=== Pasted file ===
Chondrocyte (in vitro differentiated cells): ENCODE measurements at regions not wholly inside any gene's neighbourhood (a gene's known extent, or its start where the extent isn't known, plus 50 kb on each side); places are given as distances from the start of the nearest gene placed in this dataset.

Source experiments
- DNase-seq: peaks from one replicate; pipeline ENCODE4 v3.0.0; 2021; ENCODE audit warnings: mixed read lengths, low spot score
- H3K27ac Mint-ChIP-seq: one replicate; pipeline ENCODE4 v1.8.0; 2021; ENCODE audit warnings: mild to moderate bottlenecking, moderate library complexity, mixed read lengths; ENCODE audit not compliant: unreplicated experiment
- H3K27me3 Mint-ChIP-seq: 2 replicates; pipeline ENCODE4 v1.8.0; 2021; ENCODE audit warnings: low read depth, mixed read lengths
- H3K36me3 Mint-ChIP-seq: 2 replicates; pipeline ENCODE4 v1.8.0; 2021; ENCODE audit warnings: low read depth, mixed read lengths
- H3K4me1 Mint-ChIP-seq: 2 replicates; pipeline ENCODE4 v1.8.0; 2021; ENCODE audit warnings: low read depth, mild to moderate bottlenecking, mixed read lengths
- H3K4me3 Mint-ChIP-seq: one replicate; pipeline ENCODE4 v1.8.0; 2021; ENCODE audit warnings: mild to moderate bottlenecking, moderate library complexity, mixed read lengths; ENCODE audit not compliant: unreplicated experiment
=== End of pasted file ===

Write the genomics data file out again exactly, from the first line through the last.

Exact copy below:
Chondrocyte (in vitro differentiated cells): ENCODE measurements at regions not wholly inside any gene's neighbourhood (a gene's known extent, or its start where the extent isn't known, plus 50 kb on each side); places are given as distances from the start of the nearest gene placed in this dataset.

Source experiments
- DNase-seq: peaks from one replicate; pipeline ENCODE4 v3.0.0; 2021; ENCODE audit warnings: mixed read lengths, low spot score
- H3K27ac Mint-ChIP-seq: one replicate; pipeline ENCODE4 v1.8.0; 2021; ENCODE audit warnings: mild to moderate bottlenecking, moderate library complexity, mixed read lengths; ENCODE audit not compliant: unreplicated experiment
- H3K27me3 Mint-ChIP-seq: 2 replicates; pipeline ENCODE4 v1.8.0; 2021; ENCODE audit warnings: low read depth, mixed read lengths
- H3K36me3 Mint-ChIP-seq: 2 replicates; pipeline ENCODE4 v1.8.0; 2021; ENCODE audit warnings: low read depth, mixed read lengths
- H3K4me1 Mint-ChIP-seq: 2 replicates; pipeline ENCODE4 v1.8.0; 2021; ENCODE audit warnings: low read depth, mild to moderate bottlenecking, mixed read lengths
- H3K4me3 Mint-ChIP-seq: one replicate; pipeline ENCODE4 v1.8.0; 2021; ENCODE audit warnings: mild to moderate bottlenecking, moderate library complexity, mixed read lengths; ENCODE audit not compliant: unreplicated experiment